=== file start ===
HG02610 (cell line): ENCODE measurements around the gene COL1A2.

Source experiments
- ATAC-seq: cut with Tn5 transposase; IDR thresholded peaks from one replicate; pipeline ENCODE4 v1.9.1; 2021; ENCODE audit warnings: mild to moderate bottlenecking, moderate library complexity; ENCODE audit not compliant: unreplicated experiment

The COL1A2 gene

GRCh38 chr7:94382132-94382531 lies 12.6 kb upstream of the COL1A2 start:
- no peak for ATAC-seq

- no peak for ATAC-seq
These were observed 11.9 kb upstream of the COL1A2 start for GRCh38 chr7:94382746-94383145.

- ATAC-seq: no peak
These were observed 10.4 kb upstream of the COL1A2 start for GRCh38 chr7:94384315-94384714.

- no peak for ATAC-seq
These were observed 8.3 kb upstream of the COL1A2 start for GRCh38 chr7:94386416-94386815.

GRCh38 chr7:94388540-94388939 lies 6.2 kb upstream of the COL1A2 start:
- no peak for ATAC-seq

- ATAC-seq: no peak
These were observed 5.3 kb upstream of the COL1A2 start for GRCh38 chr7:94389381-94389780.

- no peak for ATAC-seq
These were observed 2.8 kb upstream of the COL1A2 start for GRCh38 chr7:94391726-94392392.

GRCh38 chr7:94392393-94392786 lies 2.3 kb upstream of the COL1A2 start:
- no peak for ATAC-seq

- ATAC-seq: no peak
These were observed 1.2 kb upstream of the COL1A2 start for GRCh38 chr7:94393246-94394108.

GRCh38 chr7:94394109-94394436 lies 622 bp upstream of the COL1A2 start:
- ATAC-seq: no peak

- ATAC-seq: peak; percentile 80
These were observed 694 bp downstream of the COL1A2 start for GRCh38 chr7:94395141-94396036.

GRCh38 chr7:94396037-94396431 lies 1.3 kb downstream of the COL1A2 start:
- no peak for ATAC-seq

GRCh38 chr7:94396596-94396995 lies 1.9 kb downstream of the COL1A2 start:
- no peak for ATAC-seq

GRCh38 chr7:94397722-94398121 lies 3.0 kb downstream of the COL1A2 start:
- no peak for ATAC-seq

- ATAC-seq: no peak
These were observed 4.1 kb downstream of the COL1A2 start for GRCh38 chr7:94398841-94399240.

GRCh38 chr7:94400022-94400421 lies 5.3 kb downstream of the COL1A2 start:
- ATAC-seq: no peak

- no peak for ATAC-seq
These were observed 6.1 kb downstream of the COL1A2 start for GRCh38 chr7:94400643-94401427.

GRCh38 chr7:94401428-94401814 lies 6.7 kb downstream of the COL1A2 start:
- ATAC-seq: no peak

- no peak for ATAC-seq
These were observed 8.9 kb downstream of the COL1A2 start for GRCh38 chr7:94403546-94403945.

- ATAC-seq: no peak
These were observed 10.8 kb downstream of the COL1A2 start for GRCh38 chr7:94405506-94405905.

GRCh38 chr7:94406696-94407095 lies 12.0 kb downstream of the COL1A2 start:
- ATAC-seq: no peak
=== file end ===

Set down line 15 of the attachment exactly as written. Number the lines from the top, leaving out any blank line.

- ATAC-seq: no peak